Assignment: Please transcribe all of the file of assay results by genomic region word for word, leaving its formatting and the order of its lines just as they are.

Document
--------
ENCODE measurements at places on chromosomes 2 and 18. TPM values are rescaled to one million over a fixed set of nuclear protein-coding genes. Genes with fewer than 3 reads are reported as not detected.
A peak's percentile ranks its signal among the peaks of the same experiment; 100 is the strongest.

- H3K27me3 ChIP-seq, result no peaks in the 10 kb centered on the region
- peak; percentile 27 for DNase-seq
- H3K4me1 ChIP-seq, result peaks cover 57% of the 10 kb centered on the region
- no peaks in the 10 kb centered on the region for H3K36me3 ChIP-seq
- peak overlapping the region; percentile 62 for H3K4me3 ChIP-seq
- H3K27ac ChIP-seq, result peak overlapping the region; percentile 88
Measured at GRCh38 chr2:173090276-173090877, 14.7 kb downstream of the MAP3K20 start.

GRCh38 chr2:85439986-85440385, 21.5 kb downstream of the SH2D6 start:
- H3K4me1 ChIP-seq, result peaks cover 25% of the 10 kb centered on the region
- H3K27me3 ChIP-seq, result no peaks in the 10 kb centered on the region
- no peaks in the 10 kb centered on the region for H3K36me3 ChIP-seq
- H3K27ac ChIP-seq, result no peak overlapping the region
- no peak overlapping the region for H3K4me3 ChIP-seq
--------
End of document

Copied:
ENCODE measurements at places on chromosomes 2 and 18. TPM values are rescaled to one million over a fixed set of nuclear protein-coding genes. Genes with fewer than 3 reads are reported as not detected.
A peak's percentile ranks its signal among the peaks of the same experiment; 100 is the strongest.

- H3K27me3 ChIP-seq, result no peaks in the 10 kb centered on the region
- peak; percentile 27 for DNase-seq
- H3K4me1 ChIP-seq, result peaks cover 57% of the 10 kb centered on the region
- no peaks in the 10 kb centered on the region for H3K36me3 ChIP-seq
- peak overlapping the region; percentile 62 for H3K4me3 ChIP-seq
- H3K27ac ChIP-seq, result peak overlapping the region; percentile 88
Measured at GRCh38 chr2:173090276-173090877, 14.7 kb downstream of the MAP3K20 start.

GRCh38 chr2:85439986-85440385, 21.5 kb downstream of the SH2D6 start:
- H3K4me1 ChIP-seq, result peaks cover 25% of the 10 kb centered on the region
- H3K27me3 ChIP-seq, result no peaks in the 10 kb centered on the region
- no peaks in the 10 kb centered on the region for H3K36me3 ChIP-seq
- H3K27ac ChIP-seq, result no peak overlapping the region
- no peak overlapping the region for H3K4me3 ChIP-seq